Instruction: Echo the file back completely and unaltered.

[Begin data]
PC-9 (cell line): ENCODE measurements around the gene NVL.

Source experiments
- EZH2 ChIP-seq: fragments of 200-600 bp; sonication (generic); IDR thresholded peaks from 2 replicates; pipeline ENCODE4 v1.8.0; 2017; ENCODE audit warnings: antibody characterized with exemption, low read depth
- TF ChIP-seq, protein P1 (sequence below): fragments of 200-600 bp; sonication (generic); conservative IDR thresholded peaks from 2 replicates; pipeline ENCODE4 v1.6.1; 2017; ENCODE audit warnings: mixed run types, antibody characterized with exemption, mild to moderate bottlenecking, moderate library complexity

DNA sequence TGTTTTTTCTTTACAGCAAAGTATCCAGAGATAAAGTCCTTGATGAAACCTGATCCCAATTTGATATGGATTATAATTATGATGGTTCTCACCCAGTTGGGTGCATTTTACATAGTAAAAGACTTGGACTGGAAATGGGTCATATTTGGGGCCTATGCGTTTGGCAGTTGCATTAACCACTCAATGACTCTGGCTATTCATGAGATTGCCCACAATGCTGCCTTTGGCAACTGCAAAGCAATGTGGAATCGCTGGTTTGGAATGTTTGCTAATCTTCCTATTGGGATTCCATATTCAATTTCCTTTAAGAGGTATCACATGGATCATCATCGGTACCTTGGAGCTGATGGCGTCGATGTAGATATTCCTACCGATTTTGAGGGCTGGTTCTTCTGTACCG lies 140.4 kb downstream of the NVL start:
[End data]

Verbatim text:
PC-9 (cell line): ENCODE measurements around the gene NVL.

Source experiments
- EZH2 ChIP-seq: fragments of 200-600 bp; sonication (generic); IDR thresholded peaks from 2 replicates; pipeline ENCODE4 v1.8.0; 2017; ENCODE audit warnings: antibody characterized with exemption, low read depth
- TF ChIP-seq, protein P1 (sequence below): fragments of 200-600 bp; sonication (generic); conservative IDR thresholded peaks from 2 replicates; pipeline ENCODE4 v1.6.1; 2017; ENCODE audit warnings: mixed run types, antibody characterized with exemption, mild to moderate bottlenecking, moderate library complexity

DNA sequence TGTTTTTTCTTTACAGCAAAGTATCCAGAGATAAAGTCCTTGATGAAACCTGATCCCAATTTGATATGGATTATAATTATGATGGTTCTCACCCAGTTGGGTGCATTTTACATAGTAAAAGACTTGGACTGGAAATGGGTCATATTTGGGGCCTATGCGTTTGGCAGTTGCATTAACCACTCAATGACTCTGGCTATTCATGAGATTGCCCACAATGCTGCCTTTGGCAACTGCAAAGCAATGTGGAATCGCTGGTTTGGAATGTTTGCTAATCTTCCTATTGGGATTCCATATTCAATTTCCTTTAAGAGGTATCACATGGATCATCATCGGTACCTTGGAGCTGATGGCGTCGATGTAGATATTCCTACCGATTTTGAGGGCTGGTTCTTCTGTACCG lies 140.4 kb downstream of the NVL start: